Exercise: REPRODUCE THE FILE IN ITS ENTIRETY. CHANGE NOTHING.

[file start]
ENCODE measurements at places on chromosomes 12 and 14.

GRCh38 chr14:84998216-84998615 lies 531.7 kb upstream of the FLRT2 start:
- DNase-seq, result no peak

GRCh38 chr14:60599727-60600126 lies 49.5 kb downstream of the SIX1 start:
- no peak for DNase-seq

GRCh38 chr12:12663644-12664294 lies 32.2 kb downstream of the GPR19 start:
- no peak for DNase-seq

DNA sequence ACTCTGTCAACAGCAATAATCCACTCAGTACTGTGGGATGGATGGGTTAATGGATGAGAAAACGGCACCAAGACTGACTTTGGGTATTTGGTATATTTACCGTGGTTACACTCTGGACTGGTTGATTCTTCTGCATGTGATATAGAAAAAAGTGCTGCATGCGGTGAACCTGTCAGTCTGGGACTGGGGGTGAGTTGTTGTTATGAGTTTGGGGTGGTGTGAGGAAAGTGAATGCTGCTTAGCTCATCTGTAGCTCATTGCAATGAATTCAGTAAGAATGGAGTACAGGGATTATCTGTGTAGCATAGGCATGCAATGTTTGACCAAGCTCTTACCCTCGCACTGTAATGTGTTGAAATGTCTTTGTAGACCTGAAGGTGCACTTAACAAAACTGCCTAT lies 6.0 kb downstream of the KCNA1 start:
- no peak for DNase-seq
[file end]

ENCODE measurements at places on chromosomes 12 and 14.

GRCh38 chr14:84998216-84998615 lies 531.7 kb upstream of the FLRT2 start:
- DNase-seq, result no peak

GRCh38 chr14:60599727-60600126 lies 49.5 kb downstream of the SIX1 start:
- no peak for DNase-seq

GRCh38 chr12:12663644-12664294 lies 32.2 kb downstream of the GPR19 start:
- no peak for DNase-seq

DNA sequence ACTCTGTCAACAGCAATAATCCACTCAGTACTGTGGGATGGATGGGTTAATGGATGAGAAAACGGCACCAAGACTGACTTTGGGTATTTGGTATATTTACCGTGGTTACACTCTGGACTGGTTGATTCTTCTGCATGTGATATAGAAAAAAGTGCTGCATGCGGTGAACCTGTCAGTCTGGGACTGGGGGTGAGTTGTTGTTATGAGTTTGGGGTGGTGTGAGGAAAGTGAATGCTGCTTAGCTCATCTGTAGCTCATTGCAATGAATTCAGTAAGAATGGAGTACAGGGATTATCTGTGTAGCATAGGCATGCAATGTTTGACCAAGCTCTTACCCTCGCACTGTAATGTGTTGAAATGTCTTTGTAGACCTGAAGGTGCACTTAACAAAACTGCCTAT lies 6.0 kb downstream of the KCNA1 start:
- no peak for DNase-seq